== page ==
Pennsylvania Asbestos Regulations
Created by FindLaw's team of legal writers and editors | Last reviewed May 10, 2019
Asbestos was once a popular building material on account of its excellent insulating and fire-retarding qualities, but later study revealed that exposure can cause terrible chronic illness and death. As a result, asbestos is highly regulated on both a state and federal level. As with other states, Pennsylvania regulates asbestos use and handling in an attempt to protect the public and workers from exposure that could lead to mesothelioma, asbestosis, lung cancer, and other health conditions.
Pennsylvania Asbestos Regulation: Overview
Pennsylvania has adopted the federal Environmental Protection Agency's (EPA) standards regarding the use, handling, and disposal of asbestos. The following is an overview of Pennsylvania asbestos laws:
|Statutes||Pennsylvania Statutes, Title 63, Section 2101, et. al. (Asbestos Occupations Accreditation and Certification Act)|
|Asbestos Regulatory Agencies||
|Asbestos Occupation Certification||
Anyone engaging in any asbestos occupation must be properly certified for that occupation by the Pennsylvania Department of Environmental Protection (DEP).
The DEP sets training requirements and accredits the training courses required for certification annually and establishes a written exam that must be passed prior to certification.
The DEP's regulations are required to be at least as stringent as the EPA's under the Asbestos Hazard Emergency Response Act of 1986 or those established for occupations under the National Emission Standard for Hazardous Air Pollutants.
Contractors whose business can reasonably be expected to include asbestos removal must be licensed for these activities by the DEP and are required to notify the department at least five days from the start of any asbestos abatement project.
The DEP may reprimand, suspend, deny, or revoke any accreditation or certification to any person who:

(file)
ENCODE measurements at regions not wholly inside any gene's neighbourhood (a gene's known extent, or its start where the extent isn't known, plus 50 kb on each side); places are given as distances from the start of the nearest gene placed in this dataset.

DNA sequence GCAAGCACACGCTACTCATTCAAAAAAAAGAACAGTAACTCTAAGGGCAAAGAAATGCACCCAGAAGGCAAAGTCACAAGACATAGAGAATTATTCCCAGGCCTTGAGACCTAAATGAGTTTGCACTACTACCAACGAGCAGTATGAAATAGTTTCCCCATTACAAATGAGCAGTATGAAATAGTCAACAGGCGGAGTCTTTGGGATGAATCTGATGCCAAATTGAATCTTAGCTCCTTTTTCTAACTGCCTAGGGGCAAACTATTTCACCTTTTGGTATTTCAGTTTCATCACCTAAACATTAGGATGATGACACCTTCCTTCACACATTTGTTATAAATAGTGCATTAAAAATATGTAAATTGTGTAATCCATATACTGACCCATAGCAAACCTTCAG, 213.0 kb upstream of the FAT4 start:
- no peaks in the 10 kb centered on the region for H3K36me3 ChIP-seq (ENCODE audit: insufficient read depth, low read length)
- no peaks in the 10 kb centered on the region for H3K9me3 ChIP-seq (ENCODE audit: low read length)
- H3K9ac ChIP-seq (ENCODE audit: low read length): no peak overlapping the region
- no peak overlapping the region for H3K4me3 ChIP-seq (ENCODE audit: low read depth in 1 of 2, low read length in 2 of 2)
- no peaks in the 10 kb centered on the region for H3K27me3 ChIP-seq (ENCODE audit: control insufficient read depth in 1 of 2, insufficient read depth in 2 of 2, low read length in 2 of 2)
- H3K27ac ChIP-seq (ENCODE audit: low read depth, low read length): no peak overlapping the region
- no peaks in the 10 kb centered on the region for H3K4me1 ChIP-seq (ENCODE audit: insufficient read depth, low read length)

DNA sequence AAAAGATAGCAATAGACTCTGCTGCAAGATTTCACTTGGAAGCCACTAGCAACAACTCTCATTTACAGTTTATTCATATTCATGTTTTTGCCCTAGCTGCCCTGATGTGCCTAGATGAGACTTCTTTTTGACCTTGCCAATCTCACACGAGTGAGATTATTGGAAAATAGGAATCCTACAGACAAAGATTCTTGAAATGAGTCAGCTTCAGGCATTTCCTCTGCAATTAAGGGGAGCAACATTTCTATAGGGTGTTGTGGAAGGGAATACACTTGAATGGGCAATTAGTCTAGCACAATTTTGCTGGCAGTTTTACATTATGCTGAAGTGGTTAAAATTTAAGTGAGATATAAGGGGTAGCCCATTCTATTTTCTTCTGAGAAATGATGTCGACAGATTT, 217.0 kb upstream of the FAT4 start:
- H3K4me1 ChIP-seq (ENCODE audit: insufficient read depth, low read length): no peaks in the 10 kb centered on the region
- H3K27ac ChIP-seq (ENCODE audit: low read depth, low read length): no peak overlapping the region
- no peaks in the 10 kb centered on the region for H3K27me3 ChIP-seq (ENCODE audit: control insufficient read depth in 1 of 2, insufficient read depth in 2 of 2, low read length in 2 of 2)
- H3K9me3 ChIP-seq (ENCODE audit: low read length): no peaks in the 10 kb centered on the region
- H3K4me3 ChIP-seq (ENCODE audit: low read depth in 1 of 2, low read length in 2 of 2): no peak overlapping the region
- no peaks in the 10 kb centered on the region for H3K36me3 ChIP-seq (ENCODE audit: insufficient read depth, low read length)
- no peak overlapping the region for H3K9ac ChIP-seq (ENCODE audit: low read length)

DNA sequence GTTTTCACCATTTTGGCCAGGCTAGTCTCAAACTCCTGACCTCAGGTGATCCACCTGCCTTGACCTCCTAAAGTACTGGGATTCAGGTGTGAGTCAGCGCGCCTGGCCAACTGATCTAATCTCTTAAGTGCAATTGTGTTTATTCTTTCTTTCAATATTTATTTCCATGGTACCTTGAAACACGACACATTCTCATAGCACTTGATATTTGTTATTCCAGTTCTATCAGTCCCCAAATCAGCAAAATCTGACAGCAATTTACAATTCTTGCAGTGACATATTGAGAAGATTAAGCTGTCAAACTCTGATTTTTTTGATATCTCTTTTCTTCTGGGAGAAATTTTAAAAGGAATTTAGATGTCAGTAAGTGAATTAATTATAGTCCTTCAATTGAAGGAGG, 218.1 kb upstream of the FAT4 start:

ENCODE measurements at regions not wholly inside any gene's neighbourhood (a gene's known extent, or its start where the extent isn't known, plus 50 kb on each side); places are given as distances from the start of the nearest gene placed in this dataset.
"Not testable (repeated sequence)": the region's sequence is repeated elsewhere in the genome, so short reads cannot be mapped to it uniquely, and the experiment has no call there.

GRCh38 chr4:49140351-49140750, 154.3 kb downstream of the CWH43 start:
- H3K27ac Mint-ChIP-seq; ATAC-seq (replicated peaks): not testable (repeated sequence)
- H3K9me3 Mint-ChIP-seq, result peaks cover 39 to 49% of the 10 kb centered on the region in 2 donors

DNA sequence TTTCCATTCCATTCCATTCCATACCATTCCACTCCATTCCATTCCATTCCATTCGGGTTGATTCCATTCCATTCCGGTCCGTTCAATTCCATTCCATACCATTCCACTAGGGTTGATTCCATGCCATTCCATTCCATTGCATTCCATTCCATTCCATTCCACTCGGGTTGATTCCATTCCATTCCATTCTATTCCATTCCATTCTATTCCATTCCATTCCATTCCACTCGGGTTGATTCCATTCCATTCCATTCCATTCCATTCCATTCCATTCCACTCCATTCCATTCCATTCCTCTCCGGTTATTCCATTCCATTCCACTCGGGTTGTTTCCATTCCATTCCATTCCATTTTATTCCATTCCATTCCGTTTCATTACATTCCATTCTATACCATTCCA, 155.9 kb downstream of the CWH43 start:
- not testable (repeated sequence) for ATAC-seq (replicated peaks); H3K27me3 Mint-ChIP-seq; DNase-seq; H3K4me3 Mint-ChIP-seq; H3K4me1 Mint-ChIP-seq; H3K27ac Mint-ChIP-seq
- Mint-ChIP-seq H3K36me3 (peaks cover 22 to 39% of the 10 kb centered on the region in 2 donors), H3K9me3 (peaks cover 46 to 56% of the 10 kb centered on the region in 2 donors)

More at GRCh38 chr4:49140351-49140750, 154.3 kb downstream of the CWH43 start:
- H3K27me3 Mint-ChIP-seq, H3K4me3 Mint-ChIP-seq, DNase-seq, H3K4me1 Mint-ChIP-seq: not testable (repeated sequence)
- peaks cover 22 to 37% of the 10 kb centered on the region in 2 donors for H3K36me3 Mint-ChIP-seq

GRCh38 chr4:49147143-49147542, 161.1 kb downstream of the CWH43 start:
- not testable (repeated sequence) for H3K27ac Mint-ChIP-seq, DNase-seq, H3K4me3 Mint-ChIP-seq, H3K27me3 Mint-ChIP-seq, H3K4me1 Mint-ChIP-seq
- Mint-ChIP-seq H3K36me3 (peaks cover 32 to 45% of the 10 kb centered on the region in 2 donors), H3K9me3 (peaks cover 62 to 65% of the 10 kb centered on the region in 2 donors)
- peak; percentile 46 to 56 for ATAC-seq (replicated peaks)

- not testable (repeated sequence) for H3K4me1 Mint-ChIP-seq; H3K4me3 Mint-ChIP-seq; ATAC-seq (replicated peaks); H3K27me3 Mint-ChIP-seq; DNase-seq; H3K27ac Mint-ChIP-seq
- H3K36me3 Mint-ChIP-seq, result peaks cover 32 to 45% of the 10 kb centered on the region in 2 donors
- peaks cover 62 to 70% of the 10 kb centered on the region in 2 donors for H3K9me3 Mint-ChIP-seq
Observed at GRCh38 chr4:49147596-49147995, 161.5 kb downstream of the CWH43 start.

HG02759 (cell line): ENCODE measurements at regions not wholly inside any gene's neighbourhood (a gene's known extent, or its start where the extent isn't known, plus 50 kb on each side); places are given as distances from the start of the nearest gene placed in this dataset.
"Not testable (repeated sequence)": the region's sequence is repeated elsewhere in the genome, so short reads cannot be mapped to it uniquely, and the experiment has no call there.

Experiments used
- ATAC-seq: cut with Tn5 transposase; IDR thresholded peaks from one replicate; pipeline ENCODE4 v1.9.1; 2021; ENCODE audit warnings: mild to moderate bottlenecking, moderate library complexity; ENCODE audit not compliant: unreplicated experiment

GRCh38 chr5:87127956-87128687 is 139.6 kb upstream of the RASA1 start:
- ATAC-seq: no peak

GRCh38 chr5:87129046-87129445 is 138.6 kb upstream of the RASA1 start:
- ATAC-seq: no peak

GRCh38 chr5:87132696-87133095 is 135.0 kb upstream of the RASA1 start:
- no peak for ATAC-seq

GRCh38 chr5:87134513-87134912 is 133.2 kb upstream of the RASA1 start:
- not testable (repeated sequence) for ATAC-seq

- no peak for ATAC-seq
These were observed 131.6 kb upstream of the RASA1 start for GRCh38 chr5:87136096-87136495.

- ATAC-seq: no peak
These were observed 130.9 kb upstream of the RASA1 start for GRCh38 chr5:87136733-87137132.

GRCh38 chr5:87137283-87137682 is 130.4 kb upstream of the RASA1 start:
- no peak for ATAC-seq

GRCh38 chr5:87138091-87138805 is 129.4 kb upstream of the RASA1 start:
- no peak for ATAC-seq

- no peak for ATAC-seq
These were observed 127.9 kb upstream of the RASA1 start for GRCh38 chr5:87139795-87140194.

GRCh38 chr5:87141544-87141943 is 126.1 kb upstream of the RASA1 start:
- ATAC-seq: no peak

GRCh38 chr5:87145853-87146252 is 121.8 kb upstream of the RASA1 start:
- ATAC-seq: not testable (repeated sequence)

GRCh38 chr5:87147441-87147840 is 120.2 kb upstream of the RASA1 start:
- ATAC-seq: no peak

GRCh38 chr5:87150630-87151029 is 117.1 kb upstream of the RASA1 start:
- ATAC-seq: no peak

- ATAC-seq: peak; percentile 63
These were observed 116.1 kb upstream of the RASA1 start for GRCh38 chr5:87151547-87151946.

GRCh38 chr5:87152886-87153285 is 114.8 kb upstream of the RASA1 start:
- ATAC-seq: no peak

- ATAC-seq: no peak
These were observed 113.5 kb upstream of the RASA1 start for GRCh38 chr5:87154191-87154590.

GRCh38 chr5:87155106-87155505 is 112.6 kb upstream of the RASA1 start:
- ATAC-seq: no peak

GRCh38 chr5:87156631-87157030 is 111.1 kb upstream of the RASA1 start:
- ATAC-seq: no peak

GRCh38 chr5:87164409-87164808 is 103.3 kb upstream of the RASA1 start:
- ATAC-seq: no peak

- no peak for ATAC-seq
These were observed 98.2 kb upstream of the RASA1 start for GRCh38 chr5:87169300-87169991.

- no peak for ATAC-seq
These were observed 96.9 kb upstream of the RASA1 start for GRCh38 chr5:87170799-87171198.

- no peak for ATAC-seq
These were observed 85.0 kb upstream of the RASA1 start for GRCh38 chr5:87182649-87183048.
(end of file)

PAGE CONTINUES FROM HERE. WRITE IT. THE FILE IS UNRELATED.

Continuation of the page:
A person found to have engaged in unlawful conduct may be fined $100-$1,000, plus the cost of prosecution, and imprisoned for 10-30 days.
A willful violation such as falsifying documents constitutes a misdemeanor in the third degree for the first two violations and can result in a fine of up to $1,000, the cost of prosecution, and imprisonment for up to 90 days.
Each subsequent violation is a misdemeanor of the first degree punishable by a fine of up to $2,500, the cost of prosecution, and imprisonment of up to one year.
In addition to the other penalties the department may levy a civil penalty of up to $1,000 a day for an initial violation and not more than $5,000 a day for subsequent willful violations arising within a three year period.
|Related Laws||EPA Asbestos Related Laws:
Note: State laws are always subject to change through the passage of new legislation, rulings in the higher courts (including federal decisions), ballot initiatives, and other means. While we strive to provide the most current information available, please consult an attorney or conduct your own legal research to verify the state law(s) you are researching.
Pennsylvania Asbestos Regulation: Additional Resources
Get Legal Help With Your Pennsylvania Asbestos Claim
If you've become ill as the result of the presence of asbestos, or because of its improper removal, a lawyer can help you seek compensation for your injuries. A lawyer can also demand that landlords remove dangerous materials from your home without charging you for the removal, or help you ensure that your asbestos removal project complies with local requirements. Contact a local attorney to learn how they can help you demand a healthy living environment.
Was this helpful?
You Don’t Have To Solve This on Your Own – Get a Lawyer’s Help
Meeting with a lawyer can help you understand your options and how to best protect your rights. Visit our attorney directory to find a lawyer near you who can help.
Next Steps: Search for a Local Attorney
Contact a qualified attorney.